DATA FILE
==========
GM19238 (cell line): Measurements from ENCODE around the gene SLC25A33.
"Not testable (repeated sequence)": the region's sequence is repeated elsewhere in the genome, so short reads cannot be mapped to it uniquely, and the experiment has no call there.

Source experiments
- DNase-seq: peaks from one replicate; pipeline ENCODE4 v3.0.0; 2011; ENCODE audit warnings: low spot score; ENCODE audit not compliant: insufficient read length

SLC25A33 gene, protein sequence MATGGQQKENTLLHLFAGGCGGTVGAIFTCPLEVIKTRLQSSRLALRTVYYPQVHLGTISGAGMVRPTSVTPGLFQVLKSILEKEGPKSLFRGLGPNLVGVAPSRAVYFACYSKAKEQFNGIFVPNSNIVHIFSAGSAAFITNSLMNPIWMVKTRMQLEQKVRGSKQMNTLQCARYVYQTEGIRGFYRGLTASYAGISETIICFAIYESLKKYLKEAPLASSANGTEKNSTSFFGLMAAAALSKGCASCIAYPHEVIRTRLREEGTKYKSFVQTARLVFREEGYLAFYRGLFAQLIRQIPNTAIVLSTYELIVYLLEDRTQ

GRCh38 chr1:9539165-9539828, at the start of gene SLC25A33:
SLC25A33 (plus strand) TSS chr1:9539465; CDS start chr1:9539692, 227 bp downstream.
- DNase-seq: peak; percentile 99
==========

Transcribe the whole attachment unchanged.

GM19238 (cell line): Measurements from ENCODE around the gene SLC25A33.
"Not testable (repeated sequence)": the region's sequence is repeated elsewhere in the genome, so short reads cannot be mapped to it uniquely, and the experiment has no call there.

Source experiments
- DNase-seq: peaks from one replicate; pipeline ENCODE4 v3.0.0; 2011; ENCODE audit warnings: low spot score; ENCODE audit not compliant: insufficient read length

SLC25A33 gene, protein sequence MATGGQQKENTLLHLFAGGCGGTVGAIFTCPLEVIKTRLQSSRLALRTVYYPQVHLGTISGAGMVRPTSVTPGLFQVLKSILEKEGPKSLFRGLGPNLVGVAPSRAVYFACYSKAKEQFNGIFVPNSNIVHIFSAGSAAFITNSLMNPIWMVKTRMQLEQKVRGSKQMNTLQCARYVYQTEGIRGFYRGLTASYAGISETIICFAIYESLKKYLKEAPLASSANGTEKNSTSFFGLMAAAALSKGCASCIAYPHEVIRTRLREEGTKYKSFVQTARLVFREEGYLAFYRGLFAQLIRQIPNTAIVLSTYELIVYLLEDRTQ

GRCh38 chr1:9539165-9539828, at the start of gene SLC25A33:
SLC25A33 (plus strand) TSS chr1:9539465; CDS start chr1:9539692, 227 bp downstream.
- DNase-seq: peak; percentile 99